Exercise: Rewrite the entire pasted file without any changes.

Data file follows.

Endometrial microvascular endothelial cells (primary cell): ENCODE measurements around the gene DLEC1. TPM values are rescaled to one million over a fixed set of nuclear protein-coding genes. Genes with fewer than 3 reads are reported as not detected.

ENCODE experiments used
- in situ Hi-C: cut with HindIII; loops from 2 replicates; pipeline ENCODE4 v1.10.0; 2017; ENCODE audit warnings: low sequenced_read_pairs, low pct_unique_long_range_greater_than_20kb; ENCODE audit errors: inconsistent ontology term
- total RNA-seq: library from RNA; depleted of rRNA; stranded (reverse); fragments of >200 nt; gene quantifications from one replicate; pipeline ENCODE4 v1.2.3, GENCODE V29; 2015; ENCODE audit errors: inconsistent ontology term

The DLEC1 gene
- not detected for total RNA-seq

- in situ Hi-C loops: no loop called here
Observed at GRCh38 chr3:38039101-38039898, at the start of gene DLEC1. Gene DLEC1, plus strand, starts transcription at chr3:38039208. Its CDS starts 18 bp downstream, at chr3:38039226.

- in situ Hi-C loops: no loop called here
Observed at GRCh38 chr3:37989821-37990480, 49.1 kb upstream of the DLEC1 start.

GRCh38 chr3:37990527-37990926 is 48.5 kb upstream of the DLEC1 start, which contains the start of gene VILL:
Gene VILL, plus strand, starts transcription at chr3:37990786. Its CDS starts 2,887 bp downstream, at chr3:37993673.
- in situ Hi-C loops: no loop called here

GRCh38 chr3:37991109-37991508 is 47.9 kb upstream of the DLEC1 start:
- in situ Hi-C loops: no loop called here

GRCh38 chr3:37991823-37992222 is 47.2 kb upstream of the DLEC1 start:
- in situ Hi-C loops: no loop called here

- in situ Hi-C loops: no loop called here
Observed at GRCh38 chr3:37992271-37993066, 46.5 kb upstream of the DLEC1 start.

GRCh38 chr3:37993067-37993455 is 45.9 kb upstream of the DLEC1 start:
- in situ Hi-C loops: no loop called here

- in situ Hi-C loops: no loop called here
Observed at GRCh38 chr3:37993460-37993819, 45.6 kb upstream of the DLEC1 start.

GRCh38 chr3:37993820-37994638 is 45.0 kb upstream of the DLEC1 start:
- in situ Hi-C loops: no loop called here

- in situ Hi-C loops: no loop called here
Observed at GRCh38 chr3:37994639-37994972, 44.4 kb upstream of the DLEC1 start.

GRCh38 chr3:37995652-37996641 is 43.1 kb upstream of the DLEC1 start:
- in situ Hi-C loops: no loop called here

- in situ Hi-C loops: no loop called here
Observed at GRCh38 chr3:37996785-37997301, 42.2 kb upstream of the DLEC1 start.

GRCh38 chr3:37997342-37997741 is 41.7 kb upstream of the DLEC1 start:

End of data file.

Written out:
Endometrial microvascular endothelial cells (primary cell): ENCODE measurements around the gene DLEC1. TPM values are rescaled to one million over a fixed set of nuclear protein-coding genes. Genes with fewer than 3 reads are reported as not detected.

ENCODE experiments used
- in situ Hi-C: cut with HindIII; loops from 2 replicates; pipeline ENCODE4 v1.10.0; 2017; ENCODE audit warnings: low sequenced_read_pairs, low pct_unique_long_range_greater_than_20kb; ENCODE audit errors: inconsistent ontology term
- total RNA-seq: library from RNA; depleted of rRNA; stranded (reverse); fragments of >200 nt; gene quantifications from one replicate; pipeline ENCODE4 v1.2.3, GENCODE V29; 2015; ENCODE audit errors: inconsistent ontology term

The DLEC1 gene
- not detected for total RNA-seq

- in situ Hi-C loops: no loop called here
Observed at GRCh38 chr3:38039101-38039898, at the start of gene DLEC1. Gene DLEC1, plus strand, starts transcription at chr3:38039208. Its CDS starts 18 bp downstream, at chr3:38039226.

- in situ Hi-C loops: no loop called here
Observed at GRCh38 chr3:37989821-37990480, 49.1 kb upstream of the DLEC1 start.

GRCh38 chr3:37990527-37990926 is 48.5 kb upstream of the DLEC1 start, which contains the start of gene VILL:
Gene VILL, plus strand, starts transcription at chr3:37990786. Its CDS starts 2,887 bp downstream, at chr3:37993673.
- in situ Hi-C loops: no loop called here

GRCh38 chr3:37991109-37991508 is 47.9 kb upstream of the DLEC1 start:
- in situ Hi-C loops: no loop called here

GRCh38 chr3:37991823-37992222 is 47.2 kb upstream of the DLEC1 start:
- in situ Hi-C loops: no loop called here

- in situ Hi-C loops: no loop called here
Observed at GRCh38 chr3:37992271-37993066, 46.5 kb upstream of the DLEC1 start.

GRCh38 chr3:37993067-37993455 is 45.9 kb upstream of the DLEC1 start:
- in situ Hi-C loops: no loop called here

- in situ Hi-C loops: no loop called here
Observed at GRCh38 chr3:37993460-37993819, 45.6 kb upstream of the DLEC1 start.

GRCh38 chr3:37993820-37994638 is 45.0 kb upstream of the DLEC1 start:
- in situ Hi-C loops: no loop called here

- in situ Hi-C loops: no loop called here
Observed at GRCh38 chr3:37994639-37994972, 44.4 kb upstream of the DLEC1 start.

GRCh38 chr3:37995652-37996641 is 43.1 kb upstream of the DLEC1 start:
- in situ Hi-C loops: no loop called here

- in situ Hi-C loops: no loop called here
Observed at GRCh38 chr3:37996785-37997301, 42.2 kb upstream of the DLEC1 start.

GRCh38 chr3:37997342-37997741 is 41.7 kb upstream of the DLEC1 start: